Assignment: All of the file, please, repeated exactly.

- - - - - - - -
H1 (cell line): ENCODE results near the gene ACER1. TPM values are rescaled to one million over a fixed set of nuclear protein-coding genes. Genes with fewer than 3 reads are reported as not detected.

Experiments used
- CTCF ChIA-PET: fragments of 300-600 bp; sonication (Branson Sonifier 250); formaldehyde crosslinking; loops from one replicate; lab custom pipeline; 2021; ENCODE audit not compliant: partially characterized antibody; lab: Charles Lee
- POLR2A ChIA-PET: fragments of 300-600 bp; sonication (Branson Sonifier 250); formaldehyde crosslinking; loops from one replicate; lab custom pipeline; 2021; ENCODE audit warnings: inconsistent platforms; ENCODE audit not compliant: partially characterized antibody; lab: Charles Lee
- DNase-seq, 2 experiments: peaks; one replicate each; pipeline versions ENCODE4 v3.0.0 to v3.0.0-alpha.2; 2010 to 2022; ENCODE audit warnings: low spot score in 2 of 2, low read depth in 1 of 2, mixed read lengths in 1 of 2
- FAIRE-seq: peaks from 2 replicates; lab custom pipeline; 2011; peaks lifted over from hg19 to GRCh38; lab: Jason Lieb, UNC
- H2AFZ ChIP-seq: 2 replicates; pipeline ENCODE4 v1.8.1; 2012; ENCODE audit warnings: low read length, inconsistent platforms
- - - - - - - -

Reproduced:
H1 (cell line): ENCODE results near the gene ACER1. TPM values are rescaled to one million over a fixed set of nuclear protein-coding genes. Genes with fewer than 3 reads are reported as not detected.

Experiments used
- CTCF ChIA-PET: fragments of 300-600 bp; sonication (Branson Sonifier 250); formaldehyde crosslinking; loops from one replicate; lab custom pipeline; 2021; ENCODE audit not compliant: partially characterized antibody; lab: Charles Lee
- POLR2A ChIA-PET: fragments of 300-600 bp; sonication (Branson Sonifier 250); formaldehyde crosslinking; loops from one replicate; lab custom pipeline; 2021; ENCODE audit warnings: inconsistent platforms; ENCODE audit not compliant: partially characterized antibody; lab: Charles Lee
- DNase-seq, 2 experiments: peaks; one replicate each; pipeline versions ENCODE4 v3.0.0 to v3.0.0-alpha.2; 2010 to 2022; ENCODE audit warnings: low spot score in 2 of 2, low read depth in 1 of 2, mixed read lengths in 1 of 2
- FAIRE-seq: peaks from 2 replicates; lab custom pipeline; 2011; peaks lifted over from hg19 to GRCh38; lab: Jason Lieb, UNC
- H2AFZ ChIP-seq: 2 replicates; pipeline ENCODE4 v1.8.1; 2012; ENCODE audit warnings: low read length, inconsistent platforms